Staying on Track

After an EHS audit, the right software can help an organization streamline the process of making sure corrective actions are taken.

Safety, health and environmental audits can seem like a visit from Caesar's legions. After a report of "veni, vedi, citi" - I came, I saw, I cited - the audit team moves on to its next engagement, leaving the facility to pick up the pieces and implement corrective actions.

Implementing corrective actions is one of the hardest parts of safety, health and environmental management. It requires discipline, dedication and follow-through. Someone must be assigned responsibility for each item, identify the root cause, develop a corrective action plan, obtain required resources, implement the corrective action, and document and verify completion.

All of this is done while struggling against ongoing demands of the daily grind. It's all too easy for action items to get lost in the noise of day-to-day activities.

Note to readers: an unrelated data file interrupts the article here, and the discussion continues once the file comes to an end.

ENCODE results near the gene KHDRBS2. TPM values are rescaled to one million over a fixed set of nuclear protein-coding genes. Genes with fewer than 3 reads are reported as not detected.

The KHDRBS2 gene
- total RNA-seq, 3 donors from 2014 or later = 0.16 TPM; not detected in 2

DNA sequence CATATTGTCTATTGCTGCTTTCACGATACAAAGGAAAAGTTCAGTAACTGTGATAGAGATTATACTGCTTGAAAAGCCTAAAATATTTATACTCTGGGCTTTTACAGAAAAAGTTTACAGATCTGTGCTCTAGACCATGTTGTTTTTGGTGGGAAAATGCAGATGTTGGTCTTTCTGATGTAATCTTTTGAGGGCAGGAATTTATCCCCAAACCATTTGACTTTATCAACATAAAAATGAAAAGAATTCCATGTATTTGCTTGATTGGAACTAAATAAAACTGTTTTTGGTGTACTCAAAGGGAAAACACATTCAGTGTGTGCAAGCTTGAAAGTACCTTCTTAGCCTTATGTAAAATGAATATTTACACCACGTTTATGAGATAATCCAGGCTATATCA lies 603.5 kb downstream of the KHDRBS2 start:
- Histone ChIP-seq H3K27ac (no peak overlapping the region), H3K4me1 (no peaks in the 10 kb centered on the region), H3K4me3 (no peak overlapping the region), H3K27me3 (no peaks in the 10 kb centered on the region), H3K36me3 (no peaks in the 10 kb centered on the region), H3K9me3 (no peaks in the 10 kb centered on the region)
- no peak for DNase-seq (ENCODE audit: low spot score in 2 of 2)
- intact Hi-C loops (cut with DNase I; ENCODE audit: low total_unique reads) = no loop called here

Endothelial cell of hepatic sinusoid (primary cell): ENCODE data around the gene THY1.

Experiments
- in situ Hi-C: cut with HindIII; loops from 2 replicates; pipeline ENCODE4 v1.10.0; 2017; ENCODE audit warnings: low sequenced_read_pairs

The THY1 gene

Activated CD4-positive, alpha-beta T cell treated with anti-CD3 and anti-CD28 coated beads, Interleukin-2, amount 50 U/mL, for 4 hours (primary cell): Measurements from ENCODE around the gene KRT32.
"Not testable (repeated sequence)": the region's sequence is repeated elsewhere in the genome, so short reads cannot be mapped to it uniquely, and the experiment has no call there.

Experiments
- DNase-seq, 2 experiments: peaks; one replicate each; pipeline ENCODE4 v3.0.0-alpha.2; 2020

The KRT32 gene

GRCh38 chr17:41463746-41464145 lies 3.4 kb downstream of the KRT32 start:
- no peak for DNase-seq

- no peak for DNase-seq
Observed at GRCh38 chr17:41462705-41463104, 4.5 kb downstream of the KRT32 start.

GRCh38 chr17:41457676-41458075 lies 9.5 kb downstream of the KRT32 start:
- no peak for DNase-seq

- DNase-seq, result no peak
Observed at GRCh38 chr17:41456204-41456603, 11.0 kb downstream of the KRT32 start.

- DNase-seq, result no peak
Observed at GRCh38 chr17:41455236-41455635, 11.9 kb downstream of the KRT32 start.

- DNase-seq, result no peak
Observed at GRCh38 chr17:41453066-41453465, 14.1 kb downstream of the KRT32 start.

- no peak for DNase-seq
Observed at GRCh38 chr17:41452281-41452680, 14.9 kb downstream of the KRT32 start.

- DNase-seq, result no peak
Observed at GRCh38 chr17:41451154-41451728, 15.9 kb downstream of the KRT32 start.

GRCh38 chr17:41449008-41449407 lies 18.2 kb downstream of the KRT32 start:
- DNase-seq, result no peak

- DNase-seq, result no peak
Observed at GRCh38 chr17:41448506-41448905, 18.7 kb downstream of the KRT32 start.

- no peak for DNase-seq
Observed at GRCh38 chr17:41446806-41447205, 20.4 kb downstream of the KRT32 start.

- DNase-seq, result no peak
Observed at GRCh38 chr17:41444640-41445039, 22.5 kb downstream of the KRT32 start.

Corrective action-tracking software can help an organization maintain its focus on closing out audit findings. While software will not eliminate the need for discipline and dedication, it can streamline the process, simplifying management and coordination.

Dakota Tracer

Dakota Tracer (www.dakotasoft.com) is an intranet-based, corrective action-tracking database and analysis tool. Tracer is a Microsoft SQL-Server database made accessible to individual users through Microsoft's Internet Explorer Web browser. Netscape and other Web browsers are not supported.

Tracer defines an organization's structure using a nested list, known as the "organizational hierarchy," that appears in a frame on the left side of the browser. Folder icons represent divisions, departments or other parts of an organization. Clicking on a folder with the mouse expands or collapses the folder, controlling the level of detail displayed.

Other icons represent "action item collections" - action items associated with a specific audit. The number of action items associated with each level of the hierarchy appears in brackets to the right of each closed folder and action item collection. Checkboxes to the left of each hierarchy item are used to select action item collections for viewing in an "Action Table."

Maintaining the hierarchy using the Web browser can be a chore for large organizations. Dakota Software, however, provides database tools that can help. One of Dakota's clients maintains a six-level-deep hierarchy for 2,500 sites using an Oracle database that automatically updates the Tracer hierarchy.